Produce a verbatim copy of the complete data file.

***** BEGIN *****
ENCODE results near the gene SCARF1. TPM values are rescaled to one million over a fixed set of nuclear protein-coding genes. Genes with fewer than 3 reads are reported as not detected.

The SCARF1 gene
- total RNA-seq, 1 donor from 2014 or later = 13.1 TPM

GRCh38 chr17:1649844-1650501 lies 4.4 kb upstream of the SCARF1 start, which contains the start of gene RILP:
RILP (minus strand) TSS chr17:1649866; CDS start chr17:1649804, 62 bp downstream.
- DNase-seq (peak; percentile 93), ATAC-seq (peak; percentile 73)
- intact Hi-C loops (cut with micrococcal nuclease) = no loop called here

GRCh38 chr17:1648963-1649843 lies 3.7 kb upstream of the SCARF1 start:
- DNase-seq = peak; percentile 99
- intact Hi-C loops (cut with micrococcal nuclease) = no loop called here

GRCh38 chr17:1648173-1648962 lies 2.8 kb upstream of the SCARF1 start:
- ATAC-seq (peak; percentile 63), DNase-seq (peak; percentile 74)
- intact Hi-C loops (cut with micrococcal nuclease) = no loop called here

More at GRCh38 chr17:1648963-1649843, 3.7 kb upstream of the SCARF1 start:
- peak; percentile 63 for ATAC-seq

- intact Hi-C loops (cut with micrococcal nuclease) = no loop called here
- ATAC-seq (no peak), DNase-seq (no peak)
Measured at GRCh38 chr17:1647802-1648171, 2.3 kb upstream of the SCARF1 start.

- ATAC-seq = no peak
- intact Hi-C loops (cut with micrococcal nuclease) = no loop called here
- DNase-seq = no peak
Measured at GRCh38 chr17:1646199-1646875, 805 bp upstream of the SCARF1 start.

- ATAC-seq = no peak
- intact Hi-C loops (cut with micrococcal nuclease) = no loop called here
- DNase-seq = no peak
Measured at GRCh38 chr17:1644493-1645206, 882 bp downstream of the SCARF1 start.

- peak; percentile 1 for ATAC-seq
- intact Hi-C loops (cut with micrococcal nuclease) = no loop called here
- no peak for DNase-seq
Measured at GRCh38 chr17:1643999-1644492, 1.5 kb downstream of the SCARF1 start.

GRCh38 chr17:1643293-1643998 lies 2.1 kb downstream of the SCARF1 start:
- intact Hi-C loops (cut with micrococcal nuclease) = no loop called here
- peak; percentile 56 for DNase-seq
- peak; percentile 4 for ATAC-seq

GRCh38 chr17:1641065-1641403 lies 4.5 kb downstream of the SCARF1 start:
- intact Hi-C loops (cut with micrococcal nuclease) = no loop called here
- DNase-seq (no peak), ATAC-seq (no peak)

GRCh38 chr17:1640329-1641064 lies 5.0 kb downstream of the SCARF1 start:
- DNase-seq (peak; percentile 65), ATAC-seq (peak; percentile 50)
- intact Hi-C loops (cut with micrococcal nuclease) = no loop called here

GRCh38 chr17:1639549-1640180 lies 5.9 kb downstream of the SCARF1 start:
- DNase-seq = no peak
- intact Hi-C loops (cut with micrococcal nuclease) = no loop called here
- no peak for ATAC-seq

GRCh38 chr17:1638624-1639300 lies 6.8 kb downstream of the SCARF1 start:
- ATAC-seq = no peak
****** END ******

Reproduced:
ENCODE results near the gene SCARF1. TPM values are rescaled to one million over a fixed set of nuclear protein-coding genes. Genes with fewer than 3 reads are reported as not detected.

The SCARF1 gene
- total RNA-seq, 1 donor from 2014 or later = 13.1 TPM

GRCh38 chr17:1649844-1650501 lies 4.4 kb upstream of the SCARF1 start, which contains the start of gene RILP:
RILP (minus strand) TSS chr17:1649866; CDS start chr17:1649804, 62 bp downstream.
- DNase-seq (peak; percentile 93), ATAC-seq (peak; percentile 73)
- intact Hi-C loops (cut with micrococcal nuclease) = no loop called here

GRCh38 chr17:1648963-1649843 lies 3.7 kb upstream of the SCARF1 start:
- DNase-seq = peak; percentile 99
- intact Hi-C loops (cut with micrococcal nuclease) = no loop called here

GRCh38 chr17:1648173-1648962 lies 2.8 kb upstream of the SCARF1 start:
- ATAC-seq (peak; percentile 63), DNase-seq (peak; percentile 74)
- intact Hi-C loops (cut with micrococcal nuclease) = no loop called here

More at GRCh38 chr17:1648963-1649843, 3.7 kb upstream of the SCARF1 start:
- peak; percentile 63 for ATAC-seq

- intact Hi-C loops (cut with micrococcal nuclease) = no loop called here
- ATAC-seq (no peak), DNase-seq (no peak)
Measured at GRCh38 chr17:1647802-1648171, 2.3 kb upstream of the SCARF1 start.

- ATAC-seq = no peak
- intact Hi-C loops (cut with micrococcal nuclease) = no loop called here
- DNase-seq = no peak
Measured at GRCh38 chr17:1646199-1646875, 805 bp upstream of the SCARF1 start.

- ATAC-seq = no peak
- intact Hi-C loops (cut with micrococcal nuclease) = no loop called here
- DNase-seq = no peak
Measured at GRCh38 chr17:1644493-1645206, 882 bp downstream of the SCARF1 start.

- peak; percentile 1 for ATAC-seq
- intact Hi-C loops (cut with micrococcal nuclease) = no loop called here
- no peak for DNase-seq
Measured at GRCh38 chr17:1643999-1644492, 1.5 kb downstream of the SCARF1 start.

GRCh38 chr17:1643293-1643998 lies 2.1 kb downstream of the SCARF1 start:
- intact Hi-C loops (cut with micrococcal nuclease) = no loop called here
- peak; percentile 56 for DNase-seq
- peak; percentile 4 for ATAC-seq

GRCh38 chr17:1641065-1641403 lies 4.5 kb downstream of the SCARF1 start:
- intact Hi-C loops (cut with micrococcal nuclease) = no loop called here
- DNase-seq (no peak), ATAC-seq (no peak)

GRCh38 chr17:1640329-1641064 lies 5.0 kb downstream of the SCARF1 start:
- DNase-seq (peak; percentile 65), ATAC-seq (peak; percentile 50)
- intact Hi-C loops (cut with micrococcal nuclease) = no loop called here

GRCh38 chr17:1639549-1640180 lies 5.9 kb downstream of the SCARF1 start:
- DNase-seq = no peak
- intact Hi-C loops (cut with micrococcal nuclease) = no loop called here
- no peak for ATAC-seq

GRCh38 chr17:1638624-1639300 lies 6.8 kb downstream of the SCARF1 start:
- ATAC-seq = no peak